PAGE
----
Watching the fencing at the Olympics, one reflects that this somewhat esoteric sport has grisly origins. Today the blunted blade bends as the fencer scores a touch on his opponent; the score is electronically recorded. Before, the blade would have run through the opponent’s body.
Duels at dawn, dripping forests. Death before dishonour. It was pretty gruesome.
One recalls Winston Churchill’s account from his early days with the British army in India. He was in command of a squad of Indian troops and they’d been ambushed by some rebels in the hills. They were retreating in good order when |one of his men was hit and wounded. Churchill went to his assistance.
Then one of the rebels broke cover and came rushing at them, brandishing a sword. Churchill remembered he had been public schools fencing champion and |drew his sword to take him on |in personal combat. Then as he came closer he also remembered he had a revolver at his hip, so he shot him.
Do they frisk the fencers for side-arms at the Olympics?
In what Olympic events do you win going backwards?
Rowing and backstroke. There was a time you could have said tug-o’-war but they’ve dropped that as an Olympic sport.
But they haven’t dropped things like target shooting with airguns. A lady at the Street Shelter for the Over-40s was waxing indignant the other night that men shooting at targets 10m away with air pistols should be competing for Olympic gold.
What she really seemed to object to was that they were kitted out in protective gear as if they were the bomb disposal squad.
I really wouldn’t know. Maybe there’s a danger of ricochets. Maybe they start shooting at each other as the competition hots up. It could be part of the game. These pellet gun fellows can be real scamps.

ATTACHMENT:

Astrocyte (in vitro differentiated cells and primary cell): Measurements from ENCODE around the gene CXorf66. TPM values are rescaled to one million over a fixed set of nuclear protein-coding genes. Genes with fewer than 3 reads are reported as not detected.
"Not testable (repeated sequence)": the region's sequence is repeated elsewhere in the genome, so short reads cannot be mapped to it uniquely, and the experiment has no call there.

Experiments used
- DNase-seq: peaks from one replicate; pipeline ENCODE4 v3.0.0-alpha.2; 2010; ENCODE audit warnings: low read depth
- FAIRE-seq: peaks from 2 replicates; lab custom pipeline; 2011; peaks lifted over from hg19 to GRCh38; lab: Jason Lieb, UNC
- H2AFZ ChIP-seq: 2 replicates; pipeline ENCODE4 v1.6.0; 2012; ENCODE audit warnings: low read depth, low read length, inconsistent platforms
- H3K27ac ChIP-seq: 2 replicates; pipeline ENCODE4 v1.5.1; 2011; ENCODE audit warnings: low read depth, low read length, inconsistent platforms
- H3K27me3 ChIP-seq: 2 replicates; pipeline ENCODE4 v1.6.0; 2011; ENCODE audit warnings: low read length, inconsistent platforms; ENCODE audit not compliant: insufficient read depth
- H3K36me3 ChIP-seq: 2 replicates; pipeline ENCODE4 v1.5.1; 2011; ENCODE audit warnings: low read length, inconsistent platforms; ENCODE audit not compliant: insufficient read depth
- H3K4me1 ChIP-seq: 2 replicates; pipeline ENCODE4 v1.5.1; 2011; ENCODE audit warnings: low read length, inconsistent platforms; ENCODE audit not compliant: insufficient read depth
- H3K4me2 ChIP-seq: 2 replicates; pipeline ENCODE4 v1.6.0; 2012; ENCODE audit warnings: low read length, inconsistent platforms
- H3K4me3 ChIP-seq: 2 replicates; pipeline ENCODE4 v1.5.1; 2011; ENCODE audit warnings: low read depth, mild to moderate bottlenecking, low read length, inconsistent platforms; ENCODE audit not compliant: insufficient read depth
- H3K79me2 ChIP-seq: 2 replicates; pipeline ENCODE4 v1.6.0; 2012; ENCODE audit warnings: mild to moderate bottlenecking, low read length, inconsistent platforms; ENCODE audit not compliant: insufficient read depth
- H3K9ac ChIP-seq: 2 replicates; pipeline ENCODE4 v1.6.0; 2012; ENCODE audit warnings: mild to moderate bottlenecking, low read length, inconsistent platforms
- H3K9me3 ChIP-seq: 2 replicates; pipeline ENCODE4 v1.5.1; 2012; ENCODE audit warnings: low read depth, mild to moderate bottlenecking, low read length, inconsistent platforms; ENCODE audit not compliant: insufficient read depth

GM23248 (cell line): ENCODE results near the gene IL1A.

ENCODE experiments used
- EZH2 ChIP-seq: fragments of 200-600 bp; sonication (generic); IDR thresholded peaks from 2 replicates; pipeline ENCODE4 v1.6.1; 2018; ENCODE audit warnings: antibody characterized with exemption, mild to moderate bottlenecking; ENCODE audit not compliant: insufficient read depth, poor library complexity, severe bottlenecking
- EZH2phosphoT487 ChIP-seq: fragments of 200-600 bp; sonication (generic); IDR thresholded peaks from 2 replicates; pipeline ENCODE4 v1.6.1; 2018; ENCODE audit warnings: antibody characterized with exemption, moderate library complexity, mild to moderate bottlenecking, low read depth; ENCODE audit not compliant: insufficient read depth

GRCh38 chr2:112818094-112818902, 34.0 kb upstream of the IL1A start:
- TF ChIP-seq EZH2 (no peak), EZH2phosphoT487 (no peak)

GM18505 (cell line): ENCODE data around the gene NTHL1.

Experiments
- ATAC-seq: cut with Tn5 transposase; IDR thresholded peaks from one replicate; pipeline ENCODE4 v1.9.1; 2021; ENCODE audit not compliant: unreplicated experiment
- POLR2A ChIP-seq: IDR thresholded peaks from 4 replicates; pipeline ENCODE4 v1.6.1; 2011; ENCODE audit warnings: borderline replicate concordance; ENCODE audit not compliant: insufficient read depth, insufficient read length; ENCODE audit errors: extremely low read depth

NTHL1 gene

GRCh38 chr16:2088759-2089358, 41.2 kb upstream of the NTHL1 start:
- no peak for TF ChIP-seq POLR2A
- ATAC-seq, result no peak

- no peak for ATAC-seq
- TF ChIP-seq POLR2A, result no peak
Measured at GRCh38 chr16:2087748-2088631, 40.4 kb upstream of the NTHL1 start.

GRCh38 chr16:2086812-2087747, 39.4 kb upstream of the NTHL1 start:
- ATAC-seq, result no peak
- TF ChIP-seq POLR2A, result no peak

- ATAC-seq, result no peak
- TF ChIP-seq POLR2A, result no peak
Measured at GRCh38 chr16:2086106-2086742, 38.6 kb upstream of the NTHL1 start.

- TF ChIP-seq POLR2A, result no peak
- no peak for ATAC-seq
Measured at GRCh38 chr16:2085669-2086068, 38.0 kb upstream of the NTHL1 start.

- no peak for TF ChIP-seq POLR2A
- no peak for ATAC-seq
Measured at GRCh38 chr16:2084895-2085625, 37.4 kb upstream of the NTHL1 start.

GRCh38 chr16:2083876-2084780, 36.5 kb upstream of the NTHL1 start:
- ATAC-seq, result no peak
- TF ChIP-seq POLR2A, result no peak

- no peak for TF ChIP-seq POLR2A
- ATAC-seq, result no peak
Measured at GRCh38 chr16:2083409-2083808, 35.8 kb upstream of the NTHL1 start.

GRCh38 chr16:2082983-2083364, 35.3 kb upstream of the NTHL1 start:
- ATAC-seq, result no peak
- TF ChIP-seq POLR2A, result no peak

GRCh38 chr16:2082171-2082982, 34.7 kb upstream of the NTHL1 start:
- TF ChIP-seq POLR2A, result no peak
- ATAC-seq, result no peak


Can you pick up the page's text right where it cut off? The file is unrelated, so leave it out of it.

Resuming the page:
Legend swirls about Hashim Amla after that marathon three-ton innings at the Oval. They say he started out clean-shaven.
When, not if
Reader Eric Hodgson notes that when the Sharks win on Saturday (he says when, not if) it will be a feat unlikely ever to be repeated: beating all three conference winners at their home grounds, to take the trophy on to Durban.
The breakfast trade in Durban will be pumping on Saturday, he predicts.
One doesn’t wish to speak ill of the dead, but last week’s Tailpiece about the golf pro who hustled the parish priest into betting hole by hole reminds Dave van der Schyff, of Zimbali, of the legendary Bobby Locke.
Locke – the South African who won the British Open four times – had a horrific car crash in 1959 which affected his eyesight and |kept him out of top competitive golf. But he was still a mamba at club level.
After all these misfortunes he was living in reduced circumstances and would augment his income by playing golf against people who didn’t know who he was, betting on every hole.
“He’d say, let’s have a rand on the first hole and of course you would win. He would congratulate you and raise the stakes. You’d win again. This went on until the stakes were quite high.
“He had calculated when to strike and raised the odds high enough to make quite a bundle of money by the end of the game, and of course turned on the heat with some brilliant golf.”
Dave was a geologist at the Diamond Research Laboratory at Crown Mines, Johannesburg, and a golf course was next door. He used to practise putting at lunch time. Forewarned about the Locke gambit, when he did get approached by the maestro, he could make the excuse that he was just a lunchtimer and had to get back to the lab.
Hmmm. I wonder if Dave would be interested in a few frames of snooker. Low stakes, just to put some zest into the game…
Good news and bad news from Eskom.
First the bad news. The unmentionable is about to hit the fan as electricity production plunges and blackouts roll across the country.
Now the good news. The fan won’t be working.
Programming today is a race between software engineers striving to build bigger and better idiot-proof programs, |and the universe trying to produce bigger and better idiots. So far, the universe is winning. – Rick Cook